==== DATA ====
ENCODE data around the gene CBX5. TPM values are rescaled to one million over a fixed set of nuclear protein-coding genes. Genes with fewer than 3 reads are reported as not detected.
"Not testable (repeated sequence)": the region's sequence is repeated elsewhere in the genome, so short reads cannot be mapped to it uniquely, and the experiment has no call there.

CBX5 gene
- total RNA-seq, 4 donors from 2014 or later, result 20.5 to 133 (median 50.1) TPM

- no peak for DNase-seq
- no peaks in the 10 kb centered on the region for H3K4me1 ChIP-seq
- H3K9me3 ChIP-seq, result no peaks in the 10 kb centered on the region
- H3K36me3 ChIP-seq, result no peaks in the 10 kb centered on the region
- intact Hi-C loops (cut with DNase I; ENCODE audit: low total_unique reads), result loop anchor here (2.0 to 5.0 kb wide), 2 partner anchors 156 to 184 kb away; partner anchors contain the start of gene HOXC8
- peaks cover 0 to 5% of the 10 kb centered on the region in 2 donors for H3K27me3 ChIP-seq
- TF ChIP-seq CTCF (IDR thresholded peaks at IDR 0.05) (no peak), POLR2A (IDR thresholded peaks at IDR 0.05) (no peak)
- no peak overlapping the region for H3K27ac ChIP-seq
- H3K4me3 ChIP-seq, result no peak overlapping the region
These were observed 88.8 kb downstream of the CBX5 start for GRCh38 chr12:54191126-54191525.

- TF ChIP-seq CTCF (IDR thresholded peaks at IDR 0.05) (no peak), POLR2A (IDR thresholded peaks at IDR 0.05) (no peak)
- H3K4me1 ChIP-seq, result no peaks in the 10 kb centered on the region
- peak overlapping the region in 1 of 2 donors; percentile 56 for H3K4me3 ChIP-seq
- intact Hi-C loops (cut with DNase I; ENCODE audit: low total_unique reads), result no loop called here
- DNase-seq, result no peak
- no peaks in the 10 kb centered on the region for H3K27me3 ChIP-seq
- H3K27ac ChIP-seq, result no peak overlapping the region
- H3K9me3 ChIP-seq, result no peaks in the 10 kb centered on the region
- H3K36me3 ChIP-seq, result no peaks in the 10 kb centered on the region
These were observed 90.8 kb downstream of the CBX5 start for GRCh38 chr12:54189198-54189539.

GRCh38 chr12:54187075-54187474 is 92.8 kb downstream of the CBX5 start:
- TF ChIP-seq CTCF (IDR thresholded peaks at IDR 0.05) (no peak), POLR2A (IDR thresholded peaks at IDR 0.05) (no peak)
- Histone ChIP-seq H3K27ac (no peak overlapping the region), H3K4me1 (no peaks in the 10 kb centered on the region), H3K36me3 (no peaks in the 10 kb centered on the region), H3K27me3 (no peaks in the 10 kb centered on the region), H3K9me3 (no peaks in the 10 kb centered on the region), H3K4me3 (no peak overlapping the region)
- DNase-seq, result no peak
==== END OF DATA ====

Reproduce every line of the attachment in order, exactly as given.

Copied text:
ENCODE data around the gene CBX5. TPM values are rescaled to one million over a fixed set of nuclear protein-coding genes. Genes with fewer than 3 reads are reported as not detected.
"Not testable (repeated sequence)": the region's sequence is repeated elsewhere in the genome, so short reads cannot be mapped to it uniquely, and the experiment has no call there.

CBX5 gene
- total RNA-seq, 4 donors from 2014 or later, result 20.5 to 133 (median 50.1) TPM

- no peak for DNase-seq
- no peaks in the 10 kb centered on the region for H3K4me1 ChIP-seq
- H3K9me3 ChIP-seq, result no peaks in the 10 kb centered on the region
- H3K36me3 ChIP-seq, result no peaks in the 10 kb centered on the region
- intact Hi-C loops (cut with DNase I; ENCODE audit: low total_unique reads), result loop anchor here (2.0 to 5.0 kb wide), 2 partner anchors 156 to 184 kb away; partner anchors contain the start of gene HOXC8
- peaks cover 0 to 5% of the 10 kb centered on the region in 2 donors for H3K27me3 ChIP-seq
- TF ChIP-seq CTCF (IDR thresholded peaks at IDR 0.05) (no peak), POLR2A (IDR thresholded peaks at IDR 0.05) (no peak)
- no peak overlapping the region for H3K27ac ChIP-seq
- H3K4me3 ChIP-seq, result no peak overlapping the region
These were observed 88.8 kb downstream of the CBX5 start for GRCh38 chr12:54191126-54191525.

- TF ChIP-seq CTCF (IDR thresholded peaks at IDR 0.05) (no peak), POLR2A (IDR thresholded peaks at IDR 0.05) (no peak)
- H3K4me1 ChIP-seq, result no peaks in the 10 kb centered on the region
- peak overlapping the region in 1 of 2 donors; percentile 56 for H3K4me3 ChIP-seq
- intact Hi-C loops (cut with DNase I; ENCODE audit: low total_unique reads), result no loop called here
- DNase-seq, result no peak
- no peaks in the 10 kb centered on the region for H3K27me3 ChIP-seq
- H3K27ac ChIP-seq, result no peak overlapping the region
- H3K9me3 ChIP-seq, result no peaks in the 10 kb centered on the region
- H3K36me3 ChIP-seq, result no peaks in the 10 kb centered on the region
These were observed 90.8 kb downstream of the CBX5 start for GRCh38 chr12:54189198-54189539.

GRCh38 chr12:54187075-54187474 is 92.8 kb downstream of the CBX5 start:
- TF ChIP-seq CTCF (IDR thresholded peaks at IDR 0.05) (no peak), POLR2A (IDR thresholded peaks at IDR 0.05) (no peak)
- Histone ChIP-seq H3K27ac (no peak overlapping the region), H3K4me1 (no peaks in the 10 kb centered on the region), H3K36me3 (no peaks in the 10 kb centered on the region), H3K27me3 (no peaks in the 10 kb centered on the region), H3K9me3 (no peaks in the 10 kb centered on the region), H3K4me3 (no peak overlapping the region)
- DNase-seq, result no peak